Category: Companies

Press: Drew Barrymore’s New Line Is Every Kid’s Dream Come True

Is it any surprise that her most personal project is also the cheeriest?

Drew Barrymore’s been dreaming of this toy chest for years, ever since it was yanked from under her at a flea market. “Another woman got to it first, and she would not let me have it,” Drew says. “I couldn’t barter this woman out. She was like, ‘I don’t care who you are or what you have—this is going home with me.'”

As soon as you see it, you get why this container’s been the One That Got Away: It’s sunshiny yellow, with a bold rainbow across the top, and just spacious enough to clear up a cluster of toys that’d normally cover a kid’s floor, becoming booby traps for parents in the middle of the night. It’s no wonder that when Drew decided to expand her Flower Home line into kids’ furniture and décor, creating her own riff on the chest was at the top of her list.

With more than 100 items in the collection—from bedding and art prints to melamine, vintage-inspired cups and plates—the actress/entrepreneur carefully considered each piece, selecting each design with the hopes that it’d shake up the monochrome, neutral, “Do kids really live here?” trend in the industry. “Something that always made me feel crazy was how un-colorful kids’ lines were,” Drew says. “I wanted to create something that I felt I couldn’t find as a parent out there. I wanted a lot of joy. ”

Though the products are mass-produced—all available now at Walmart, Hayneedle, and Jet.com—she wanted each piece to feel personal. That’s why each print has its own frame, custom-selected to go with the art, and you’ll never see a plain white lampshade.

“I feel like that’s just something you can find anywhere, and if I think I’ve seen it, or I think it’s easily available, I don’t want to do it,” she explains.

For a sense of cohesion, Drew stuck to a few specific themes, which she divided into rooms in the sneak peek video above. There’s a jungle room, meant for young explorers; a galaxy room, complete with fluffy, cloud-shaped headboards and a very David Bowie-meets-Atari lightning bolt bedspread; a rainbow room that’s every bit as vibrant and cheery as the name implies; an animal room, for all of the pet lovers out there; and a room devoted to Drew’s favorite color to decorate with: pink.

“I loved getting to do a room that was so absolutely feminine,” she says, noting the strawberry bedding and ballet-slipper-pink bed frame (also available in light wood), which is framed to resemble the outline of a classic, triangle-roofed home. “I love the house bed, because kids can create such a world within it.”

The 50 First Dates star drew inspiration from her own walls, too. That rainbow print in a child’s scrawl is an actual note Drew’s daughter gave her as a birthday present one year. A friend asked her daughter questions about her famous mom, to which she answered: “She says, ‘My mom’s name is Mom,’ and ‘my mom’s favorite food is salad.’ She also says that I live in Las Vegas, which—I don’t know, I’ve never lived in Las Vegas—but I like it,” Drew says. “This piece is probably the one that makes me cry the most. It’s very emotional.”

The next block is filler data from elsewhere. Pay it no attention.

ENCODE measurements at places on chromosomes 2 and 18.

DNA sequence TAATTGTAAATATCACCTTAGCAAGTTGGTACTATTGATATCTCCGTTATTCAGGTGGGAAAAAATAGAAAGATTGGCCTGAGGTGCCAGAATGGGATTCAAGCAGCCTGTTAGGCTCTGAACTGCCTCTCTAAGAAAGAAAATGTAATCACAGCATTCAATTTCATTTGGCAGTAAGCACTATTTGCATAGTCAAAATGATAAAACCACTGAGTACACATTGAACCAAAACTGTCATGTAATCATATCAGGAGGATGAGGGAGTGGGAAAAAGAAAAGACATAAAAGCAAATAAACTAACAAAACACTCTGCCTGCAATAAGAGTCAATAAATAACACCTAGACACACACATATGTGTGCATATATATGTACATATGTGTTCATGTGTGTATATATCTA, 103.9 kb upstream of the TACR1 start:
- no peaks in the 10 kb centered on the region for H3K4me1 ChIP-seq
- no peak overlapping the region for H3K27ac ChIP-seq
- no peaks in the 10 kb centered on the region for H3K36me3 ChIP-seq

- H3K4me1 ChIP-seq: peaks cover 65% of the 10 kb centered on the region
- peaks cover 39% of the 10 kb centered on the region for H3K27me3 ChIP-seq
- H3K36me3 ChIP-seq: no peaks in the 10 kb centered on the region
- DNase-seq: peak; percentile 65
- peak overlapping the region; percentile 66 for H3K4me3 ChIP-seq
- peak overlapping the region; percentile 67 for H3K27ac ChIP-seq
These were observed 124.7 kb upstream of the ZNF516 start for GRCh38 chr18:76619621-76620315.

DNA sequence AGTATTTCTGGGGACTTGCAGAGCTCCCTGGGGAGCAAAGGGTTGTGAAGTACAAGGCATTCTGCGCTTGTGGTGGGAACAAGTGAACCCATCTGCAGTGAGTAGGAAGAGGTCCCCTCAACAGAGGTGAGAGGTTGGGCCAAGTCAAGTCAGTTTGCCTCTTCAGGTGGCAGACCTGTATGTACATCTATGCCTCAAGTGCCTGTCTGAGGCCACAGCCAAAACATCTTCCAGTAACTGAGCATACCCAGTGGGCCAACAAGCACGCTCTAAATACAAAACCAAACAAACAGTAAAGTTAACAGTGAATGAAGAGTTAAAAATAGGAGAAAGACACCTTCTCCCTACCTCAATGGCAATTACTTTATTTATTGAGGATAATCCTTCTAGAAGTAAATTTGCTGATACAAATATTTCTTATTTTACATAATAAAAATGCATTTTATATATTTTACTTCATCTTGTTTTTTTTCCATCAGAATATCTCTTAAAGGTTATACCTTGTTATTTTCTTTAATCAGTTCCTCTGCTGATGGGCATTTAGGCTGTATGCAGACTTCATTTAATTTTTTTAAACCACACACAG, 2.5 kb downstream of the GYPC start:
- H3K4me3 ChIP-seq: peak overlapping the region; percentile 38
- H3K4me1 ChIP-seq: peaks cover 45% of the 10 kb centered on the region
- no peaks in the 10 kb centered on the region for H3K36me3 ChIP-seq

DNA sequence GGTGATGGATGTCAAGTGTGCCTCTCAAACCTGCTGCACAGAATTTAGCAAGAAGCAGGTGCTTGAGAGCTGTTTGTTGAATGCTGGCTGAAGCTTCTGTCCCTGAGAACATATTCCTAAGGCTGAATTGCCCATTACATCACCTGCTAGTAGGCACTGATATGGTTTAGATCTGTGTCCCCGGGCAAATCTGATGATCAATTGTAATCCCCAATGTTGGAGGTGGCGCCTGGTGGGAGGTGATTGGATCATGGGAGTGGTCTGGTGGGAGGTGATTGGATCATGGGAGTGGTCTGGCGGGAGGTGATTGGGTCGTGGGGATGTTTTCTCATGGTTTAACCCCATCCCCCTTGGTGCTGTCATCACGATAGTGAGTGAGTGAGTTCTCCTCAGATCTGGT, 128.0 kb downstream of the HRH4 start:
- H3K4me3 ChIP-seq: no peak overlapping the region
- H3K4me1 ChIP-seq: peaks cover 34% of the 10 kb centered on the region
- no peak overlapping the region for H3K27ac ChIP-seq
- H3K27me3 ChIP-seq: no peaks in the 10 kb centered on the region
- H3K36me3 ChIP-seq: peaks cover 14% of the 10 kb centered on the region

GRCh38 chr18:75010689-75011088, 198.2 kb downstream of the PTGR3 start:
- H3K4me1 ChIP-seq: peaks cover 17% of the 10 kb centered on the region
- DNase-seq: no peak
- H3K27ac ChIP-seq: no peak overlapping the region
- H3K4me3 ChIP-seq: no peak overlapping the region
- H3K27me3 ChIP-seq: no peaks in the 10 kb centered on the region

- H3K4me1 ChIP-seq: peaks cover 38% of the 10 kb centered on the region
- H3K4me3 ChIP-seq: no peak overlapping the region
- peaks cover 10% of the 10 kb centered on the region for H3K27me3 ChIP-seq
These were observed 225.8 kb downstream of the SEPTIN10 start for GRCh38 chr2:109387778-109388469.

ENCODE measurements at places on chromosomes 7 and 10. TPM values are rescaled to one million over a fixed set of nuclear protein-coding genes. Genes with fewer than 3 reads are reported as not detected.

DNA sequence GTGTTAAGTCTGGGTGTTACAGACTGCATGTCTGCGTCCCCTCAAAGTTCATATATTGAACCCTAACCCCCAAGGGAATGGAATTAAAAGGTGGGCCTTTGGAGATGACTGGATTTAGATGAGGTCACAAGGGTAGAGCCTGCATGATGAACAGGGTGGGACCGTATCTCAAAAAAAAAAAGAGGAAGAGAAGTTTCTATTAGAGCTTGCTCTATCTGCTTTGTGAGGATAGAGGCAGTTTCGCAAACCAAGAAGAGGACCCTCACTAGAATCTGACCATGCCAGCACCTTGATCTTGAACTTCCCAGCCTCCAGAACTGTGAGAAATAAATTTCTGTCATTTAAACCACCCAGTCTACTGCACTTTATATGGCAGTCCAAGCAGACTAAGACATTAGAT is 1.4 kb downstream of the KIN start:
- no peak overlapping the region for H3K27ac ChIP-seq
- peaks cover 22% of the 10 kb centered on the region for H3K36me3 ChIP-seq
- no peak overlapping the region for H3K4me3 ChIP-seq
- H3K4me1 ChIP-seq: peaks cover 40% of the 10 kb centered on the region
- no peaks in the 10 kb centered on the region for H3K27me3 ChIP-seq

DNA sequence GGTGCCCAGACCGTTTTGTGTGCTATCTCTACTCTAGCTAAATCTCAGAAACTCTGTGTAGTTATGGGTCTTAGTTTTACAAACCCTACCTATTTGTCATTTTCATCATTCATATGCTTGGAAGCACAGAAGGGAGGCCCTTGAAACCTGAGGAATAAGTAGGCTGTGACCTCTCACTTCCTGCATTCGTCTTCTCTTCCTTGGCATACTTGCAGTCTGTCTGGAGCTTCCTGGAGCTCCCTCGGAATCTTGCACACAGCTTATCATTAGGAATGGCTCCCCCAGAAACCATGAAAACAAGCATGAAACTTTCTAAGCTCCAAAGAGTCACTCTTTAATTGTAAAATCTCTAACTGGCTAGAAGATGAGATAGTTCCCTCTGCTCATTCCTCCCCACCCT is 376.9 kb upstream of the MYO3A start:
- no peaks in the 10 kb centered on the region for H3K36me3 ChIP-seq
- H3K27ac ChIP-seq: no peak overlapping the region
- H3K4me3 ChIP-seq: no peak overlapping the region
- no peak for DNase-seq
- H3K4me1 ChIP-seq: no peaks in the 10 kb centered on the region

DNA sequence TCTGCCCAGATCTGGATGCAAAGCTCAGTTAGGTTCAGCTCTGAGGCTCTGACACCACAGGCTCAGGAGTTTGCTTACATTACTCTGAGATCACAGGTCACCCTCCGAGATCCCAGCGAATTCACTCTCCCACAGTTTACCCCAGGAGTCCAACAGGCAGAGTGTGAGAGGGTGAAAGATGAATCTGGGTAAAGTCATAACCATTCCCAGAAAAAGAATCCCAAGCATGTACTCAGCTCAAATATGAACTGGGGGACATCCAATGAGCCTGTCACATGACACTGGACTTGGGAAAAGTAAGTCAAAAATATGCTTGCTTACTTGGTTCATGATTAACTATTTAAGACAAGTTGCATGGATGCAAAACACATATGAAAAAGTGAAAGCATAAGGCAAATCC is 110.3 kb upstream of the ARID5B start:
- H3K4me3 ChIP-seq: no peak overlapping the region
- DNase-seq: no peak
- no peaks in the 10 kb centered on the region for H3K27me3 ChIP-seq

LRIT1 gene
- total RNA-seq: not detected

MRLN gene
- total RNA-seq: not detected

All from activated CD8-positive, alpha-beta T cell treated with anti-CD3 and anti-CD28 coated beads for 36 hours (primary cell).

That’s the thing about Flower Kids—yes, it’s playful, as anyone who sees the alligator toy trunk or the massive, pear-shaped bookshelf can attest—but it’s got soul. There’s a reason for each piece’s existence, one that’s not just about boosting Drew’s bottom line. (In fact, she’ll readily admit her insistence on a custom frame for each type of wall art isn’t very “fun from business-margins perspective.”)

At the end of the day, she’s approaching every piece as a parent: “What is the theme of your kid, and their passions, and their curiosities?” she asks. “Design-wise, to feed into that and create a space for them that amplifies and encourages what they’re interested in, is really important.” Without pausing, she smirks: “But it’s got to look cool, too.” Preach, Drew. Preach.
Source

Shop ‘Flower Kids’ exclusively at Walmart.com.

Photos: ‘Flower Beauty’ Launch Event

Photos: ‘Flower Beauty’ Launch Event

Sorry for the lack of updates I’ve been busy offline. Drew attended a Flower Beauty last week. I’ve added photos to the gallery as well as additional photos from recent events. Enjoy!

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Press/Photos/Video: Drew on ‘The Tonight Show with Jimmy Fallon’

Press/Photos/Video: Drew on ‘The Tonight Show with Jimmy Fallon’

Drew was on The Tonight Show with Jimmy Fallon last night. I’ve added photos to the gallery and you can watch snippets of the interview below. Enjoy!

Press: Drew Barrymore, Walmart Unveil ‘Flower Home’ Collection

Drew Barrymore has embarked on several business ventures over the years — production, wine and fashion to name a few — and along the way she’s learned some lessons.

Perhaps the most important lesson she’s learned is to keep things streamlined. “If you stay in one lane and associate with one word — a tentpole, a nucleus, a root — you can grow in [several] categories. Just do it under the same umbrella,” said Barrymore.

She’s applying this ethos to her latest venture, Flower Home, an affordable luxury home decor and furniture line she’s partnered on with Walmart. The eclectic assortment of nearly 220 items, inspired by Barrymore’s travels as well as her own homes she’s decorated over the years, is set to roll out today across Walmart’s portfolio of sites, including walmart.com, Jet.com and Hayneedle.com.

Barrymore told WWD in an interview early last year that she might like to try her hand at a home line. The decision to follow through on that and do it under the Flower umbrella goes back to that important lesson on streamlining. Preceding the Flower Home launch, Barrymore has folded her business ventures that do not share the Flower name — that includes her wine brand, Barrymore Wines, and her Dear Drew fashion line done in partnership with Amazon. Going forward, she’ll focus on everything Flower — for now, that’s Flower Home, Flower Beauty and Flower Eyewear, and her production company Flower Films. If Barrymore decides to enter another category — say, fashion again — she’ll do that under the Flower brand, too.